November 17, 2012

Romney's fall from grace

The messy aftermath of his loss suggests that Republicans won't look to him to rebuild.

By DAN EGGEN The Washington Post

Days after failing to sail into the White House, Mitt Romney is already being tossed overboard by his party.

Mitt Romney
click image to enlarge

Republican presidential candidate Mitt Romney takes the stage to concede victory. The former Massachusetts governor has quickly become persona non grata to a shell-shocked party anxious to rebuild.

The Associated Press

The former Massachusetts governor -- who attracted $1 billion in funding and 59 million votes in his bid to unseat President Obama -- has rapidly become persona non grata to a shell-shocked Republican Party, which appears eager to map out its future without its 2012 nominee.

Romney was by all accounts stunned at the scale of his Nov. 6 loss, dropping quickly from public view after delivering a short concession speech to a half-empty Boston arena. Then came a series of tin-eared remarks this week blaming his loss on Obama's "gifts" to African-Americans and Hispanics -- putting him squarely at odds with party leaders struggling to build bridges with minorities.

"You can't expect to be a leader of all the people and be divisive," New Jersey Gov. Chris Christie said Friday on MSNBC, adding: "Someone asked me, 'Why did Mitt Romney lose?' And I said because he got less votes than Barack Obama, that's why."

It's a remarkable fall from grace for Romney, who just 10 days ago held the chance of a Republican return to power at the White House.

The messy aftermath of his failure suggests that Romney, a political amalgam with no natural constituency beyond the business community, is unlikely to play a significant role in rebuilding his party, many Republicans said this week.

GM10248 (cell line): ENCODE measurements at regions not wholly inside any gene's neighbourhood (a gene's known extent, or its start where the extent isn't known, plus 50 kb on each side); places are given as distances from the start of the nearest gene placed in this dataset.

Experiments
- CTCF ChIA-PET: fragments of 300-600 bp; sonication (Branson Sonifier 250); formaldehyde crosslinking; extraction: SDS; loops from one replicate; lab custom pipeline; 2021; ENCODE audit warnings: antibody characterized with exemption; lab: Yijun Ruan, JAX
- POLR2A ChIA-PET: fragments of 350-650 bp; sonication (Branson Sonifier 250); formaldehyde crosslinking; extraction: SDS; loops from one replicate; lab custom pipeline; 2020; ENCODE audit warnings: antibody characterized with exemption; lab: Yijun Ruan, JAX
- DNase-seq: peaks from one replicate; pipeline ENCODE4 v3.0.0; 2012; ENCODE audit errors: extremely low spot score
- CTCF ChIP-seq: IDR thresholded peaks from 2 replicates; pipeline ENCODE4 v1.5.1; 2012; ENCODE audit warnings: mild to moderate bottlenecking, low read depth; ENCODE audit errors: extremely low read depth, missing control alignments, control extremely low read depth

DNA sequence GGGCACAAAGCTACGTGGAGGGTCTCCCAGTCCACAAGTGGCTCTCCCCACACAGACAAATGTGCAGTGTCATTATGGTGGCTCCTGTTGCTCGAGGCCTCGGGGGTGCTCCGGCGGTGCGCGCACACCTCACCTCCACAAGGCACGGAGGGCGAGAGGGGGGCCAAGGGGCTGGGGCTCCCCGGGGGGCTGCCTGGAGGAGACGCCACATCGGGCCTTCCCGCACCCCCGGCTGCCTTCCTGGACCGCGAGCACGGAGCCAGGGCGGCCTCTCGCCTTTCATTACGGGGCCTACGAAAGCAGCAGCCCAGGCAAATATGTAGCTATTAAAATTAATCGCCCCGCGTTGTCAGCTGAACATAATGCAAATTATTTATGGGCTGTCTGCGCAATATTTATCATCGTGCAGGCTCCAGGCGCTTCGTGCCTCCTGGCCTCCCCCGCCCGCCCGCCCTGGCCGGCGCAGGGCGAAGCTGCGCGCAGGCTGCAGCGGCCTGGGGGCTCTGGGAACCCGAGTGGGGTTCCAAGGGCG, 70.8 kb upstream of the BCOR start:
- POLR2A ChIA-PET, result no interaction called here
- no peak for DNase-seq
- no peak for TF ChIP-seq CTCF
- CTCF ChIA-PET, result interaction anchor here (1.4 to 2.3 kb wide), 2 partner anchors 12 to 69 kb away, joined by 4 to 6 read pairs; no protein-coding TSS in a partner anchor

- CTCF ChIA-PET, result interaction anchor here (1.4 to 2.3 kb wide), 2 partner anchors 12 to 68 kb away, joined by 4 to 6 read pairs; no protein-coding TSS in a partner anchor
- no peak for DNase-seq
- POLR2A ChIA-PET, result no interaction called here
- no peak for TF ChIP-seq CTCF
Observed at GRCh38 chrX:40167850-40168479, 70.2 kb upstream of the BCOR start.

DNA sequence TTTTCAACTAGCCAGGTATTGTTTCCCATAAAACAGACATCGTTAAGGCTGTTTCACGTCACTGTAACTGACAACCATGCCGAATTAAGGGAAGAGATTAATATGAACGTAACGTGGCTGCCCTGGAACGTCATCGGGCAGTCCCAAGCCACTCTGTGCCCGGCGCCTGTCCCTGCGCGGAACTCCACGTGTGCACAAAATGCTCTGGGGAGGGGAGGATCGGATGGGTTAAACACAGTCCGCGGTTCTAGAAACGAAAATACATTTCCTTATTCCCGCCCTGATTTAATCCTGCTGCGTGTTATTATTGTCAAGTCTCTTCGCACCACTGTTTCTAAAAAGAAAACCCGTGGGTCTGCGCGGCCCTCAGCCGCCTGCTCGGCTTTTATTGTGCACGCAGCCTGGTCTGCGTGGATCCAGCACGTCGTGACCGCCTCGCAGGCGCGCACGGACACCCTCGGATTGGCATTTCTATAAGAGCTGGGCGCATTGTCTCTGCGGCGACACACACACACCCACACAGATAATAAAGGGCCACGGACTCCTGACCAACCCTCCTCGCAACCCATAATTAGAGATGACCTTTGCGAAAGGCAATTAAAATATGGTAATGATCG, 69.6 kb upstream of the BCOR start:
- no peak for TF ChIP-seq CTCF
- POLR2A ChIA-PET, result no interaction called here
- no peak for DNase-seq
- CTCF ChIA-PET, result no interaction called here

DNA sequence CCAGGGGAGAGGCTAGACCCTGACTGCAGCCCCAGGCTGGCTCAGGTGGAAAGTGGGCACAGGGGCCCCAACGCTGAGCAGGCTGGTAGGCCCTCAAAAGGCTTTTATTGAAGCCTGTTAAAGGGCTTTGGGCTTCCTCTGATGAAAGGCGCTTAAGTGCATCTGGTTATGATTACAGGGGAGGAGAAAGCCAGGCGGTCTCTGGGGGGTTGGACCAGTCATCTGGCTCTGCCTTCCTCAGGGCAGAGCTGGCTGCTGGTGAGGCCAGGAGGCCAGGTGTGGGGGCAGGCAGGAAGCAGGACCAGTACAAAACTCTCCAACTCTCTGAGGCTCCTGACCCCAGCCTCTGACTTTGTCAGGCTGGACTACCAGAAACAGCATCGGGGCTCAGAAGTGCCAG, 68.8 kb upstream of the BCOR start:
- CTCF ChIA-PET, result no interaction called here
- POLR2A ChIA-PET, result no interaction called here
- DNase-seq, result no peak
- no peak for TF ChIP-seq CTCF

"He's not going to be running for anything in the future," said Rep. Ral R. Labrador (R-Idaho), who sharply criticized Romney's comments about Hispanics. "He's not our standard-bearer, unfortunately."

Romney adviser Stuart Stevens strongly disagreed, calling Romney "the most popular Republican on the national scene at the moment," given the votes he received on Election Day. Views of defeated candidates can change dramatically over time, Stevens added.

"Even those who have been critical of the campaign on our side realize in the end that Gov. Romney was resonating with millions of Americans and was running the kind of campaign we could all be proud of," Stevens said. "I think the governor can have the political road of his choosing. I have no idea what that would be."

The fate of failed presidential nominees varies widely in modern times. Republican nominee and former Senate Majority Leader Bob Dole still wields influence as a Republican sage since his failed 1996 run, while Sen. John McCain (R-Ariz.) is still sparring publicly with President Obama, who defeated him in 2008. Sen. John F. Kerry (D-Mass.), who lost to President George W. Bush in 2004, is now a candidate to be Obama's secretary of defense or state in the second term.

Former Vice President Al Gore went into the political wilderness for a time after his 2000 loss to Bush before remaking himself as an antiwar and environmental crusader.

The most famous loser of all might be Richard M. Nixon, who was defeated in a presidential bid in 1960 and a California gubernatorial race in 1962, only to come back to win the White House in 1968.

Romney, by contrast, appears well on the way to disappearing, with a not-so-gentle shove from his own party. The private equity firm founder, who listed his profession as "author" on campaign disclosures, has no political stage from which to operate and few voices of support to spur him on.

It's possible that the 2012 nominee could be headed for the kind of political ignominy occupied by another former governor and presidential candidate from Massachusetts, Democrat Michael Dukakis, who essentially went sight unseen after his drubbing by George H.W. Bush in 1988.

"There is life after presidential defeat in some cases, but not all," said Stephen Hess, a presidential historian at the Brookings Institution. "There are still possibilities for service, whether public or otherwise. If you live long enough, there's often a process of restoration."

(Continued on page 2)

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